However, there are also apps and digital applications that are not developed for contact tracing but for other purposes in the context of infectious disease management, e.g. to support infectious disease research. So far, however, there are only a few empirical studies that have surveyed the population’s attitude towards, and acceptance of, such research-focused, and often data-intensive digital applications. By conducting a representative survey, the general population’s attitudes towards, and acceptance of, various digital solutions with regard to the management and research of pandemic and epidemic infectious diseases will be explored. The survey will feed into the development of ethically and socially reflective recommendations for the development and design of mobile apps. Additionally, a scoping review on existing ethical guidelines and governance frameworks is conducted.

2020 – 2022: Research Project: "Medicine and Ethics Go Viral: The Ethics of Covid-19-health-care – A Global Mapping of Bioethical Perspectives"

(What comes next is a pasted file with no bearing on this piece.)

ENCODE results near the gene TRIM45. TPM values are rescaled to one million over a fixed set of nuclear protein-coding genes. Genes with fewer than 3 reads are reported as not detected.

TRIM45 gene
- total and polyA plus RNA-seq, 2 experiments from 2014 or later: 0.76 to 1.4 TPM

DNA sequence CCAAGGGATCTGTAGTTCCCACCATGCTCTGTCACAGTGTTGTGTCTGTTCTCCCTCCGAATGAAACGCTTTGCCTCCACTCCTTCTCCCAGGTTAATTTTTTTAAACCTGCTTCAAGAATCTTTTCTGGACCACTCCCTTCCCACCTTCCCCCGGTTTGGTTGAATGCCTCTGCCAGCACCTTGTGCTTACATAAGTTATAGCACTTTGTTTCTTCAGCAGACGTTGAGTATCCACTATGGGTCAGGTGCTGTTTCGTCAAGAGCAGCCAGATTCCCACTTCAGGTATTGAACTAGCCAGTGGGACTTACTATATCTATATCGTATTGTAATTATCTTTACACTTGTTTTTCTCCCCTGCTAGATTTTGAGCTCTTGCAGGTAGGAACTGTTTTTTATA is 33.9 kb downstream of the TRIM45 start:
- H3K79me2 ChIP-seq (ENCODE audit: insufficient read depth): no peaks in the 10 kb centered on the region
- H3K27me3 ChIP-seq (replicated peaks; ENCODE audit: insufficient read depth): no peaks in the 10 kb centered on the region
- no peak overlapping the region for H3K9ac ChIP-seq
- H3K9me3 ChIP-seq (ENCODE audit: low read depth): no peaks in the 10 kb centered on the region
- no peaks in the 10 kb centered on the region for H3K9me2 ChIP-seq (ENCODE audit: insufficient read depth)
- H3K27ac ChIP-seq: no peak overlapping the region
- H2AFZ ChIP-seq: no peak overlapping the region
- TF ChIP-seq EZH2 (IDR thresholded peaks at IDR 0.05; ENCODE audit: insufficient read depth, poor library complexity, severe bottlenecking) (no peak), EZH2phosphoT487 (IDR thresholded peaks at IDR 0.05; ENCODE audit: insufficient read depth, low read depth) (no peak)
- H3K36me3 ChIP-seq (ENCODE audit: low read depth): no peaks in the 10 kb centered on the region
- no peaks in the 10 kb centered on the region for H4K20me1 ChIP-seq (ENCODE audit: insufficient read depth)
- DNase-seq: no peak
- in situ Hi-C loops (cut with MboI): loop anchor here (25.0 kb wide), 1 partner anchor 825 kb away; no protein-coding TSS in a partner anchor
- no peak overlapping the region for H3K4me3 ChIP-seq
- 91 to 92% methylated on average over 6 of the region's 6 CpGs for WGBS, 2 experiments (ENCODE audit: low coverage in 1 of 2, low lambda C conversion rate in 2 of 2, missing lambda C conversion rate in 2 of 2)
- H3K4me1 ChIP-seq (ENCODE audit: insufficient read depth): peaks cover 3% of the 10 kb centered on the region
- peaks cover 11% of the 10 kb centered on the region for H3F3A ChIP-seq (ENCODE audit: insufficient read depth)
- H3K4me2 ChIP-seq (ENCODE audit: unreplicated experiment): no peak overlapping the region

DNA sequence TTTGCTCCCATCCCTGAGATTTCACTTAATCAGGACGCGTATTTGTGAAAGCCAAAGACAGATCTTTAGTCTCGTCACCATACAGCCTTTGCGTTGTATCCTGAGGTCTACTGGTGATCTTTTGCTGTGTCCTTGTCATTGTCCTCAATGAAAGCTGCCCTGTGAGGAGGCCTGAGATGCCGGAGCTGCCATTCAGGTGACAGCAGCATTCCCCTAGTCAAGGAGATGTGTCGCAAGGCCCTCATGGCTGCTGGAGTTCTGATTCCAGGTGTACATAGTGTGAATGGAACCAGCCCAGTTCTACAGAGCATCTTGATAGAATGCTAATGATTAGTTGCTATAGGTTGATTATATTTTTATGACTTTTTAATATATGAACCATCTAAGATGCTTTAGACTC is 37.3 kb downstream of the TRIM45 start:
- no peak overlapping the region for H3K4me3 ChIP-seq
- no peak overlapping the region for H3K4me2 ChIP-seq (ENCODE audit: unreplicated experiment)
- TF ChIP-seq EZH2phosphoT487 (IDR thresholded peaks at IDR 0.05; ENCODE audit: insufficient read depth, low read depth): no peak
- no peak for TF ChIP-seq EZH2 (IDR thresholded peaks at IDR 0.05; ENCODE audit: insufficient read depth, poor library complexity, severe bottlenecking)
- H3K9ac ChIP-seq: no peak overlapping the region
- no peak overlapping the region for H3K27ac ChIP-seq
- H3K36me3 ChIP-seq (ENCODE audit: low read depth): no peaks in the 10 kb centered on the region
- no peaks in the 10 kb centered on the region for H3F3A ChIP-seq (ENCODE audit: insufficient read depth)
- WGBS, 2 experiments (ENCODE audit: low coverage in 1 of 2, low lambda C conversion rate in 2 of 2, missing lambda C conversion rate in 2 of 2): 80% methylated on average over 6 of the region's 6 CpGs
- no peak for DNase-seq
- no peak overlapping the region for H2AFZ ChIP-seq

Carried out by:
Prof. Dr. Silke Schicktanz sschick(at)
Prof. Dr. Sabine Wöhlke Sabine.Woehlke(at)
Jane Mailin Vonderschmitt j.vonderschmitt(at)
Kai Hornburg, M.A. kai.hornburg(at)

Prof. Dr. Silke Schicktanz sschick(at)
Funding: VolkswagenStiftung
Duration: Sept. 2020 – July 2022

Since the start of its pandemic spread at the end of 2019, the Covid-19 virus has caused dramatic consequences worldwide and posed new medical, political, economic, cultural and ethical challenges. Our study examines in a contemporary snapshot, how resulting bioethical conflicts in different countries may appear similar or, upon closer examination, indicate differences across countries, systems, and cultures.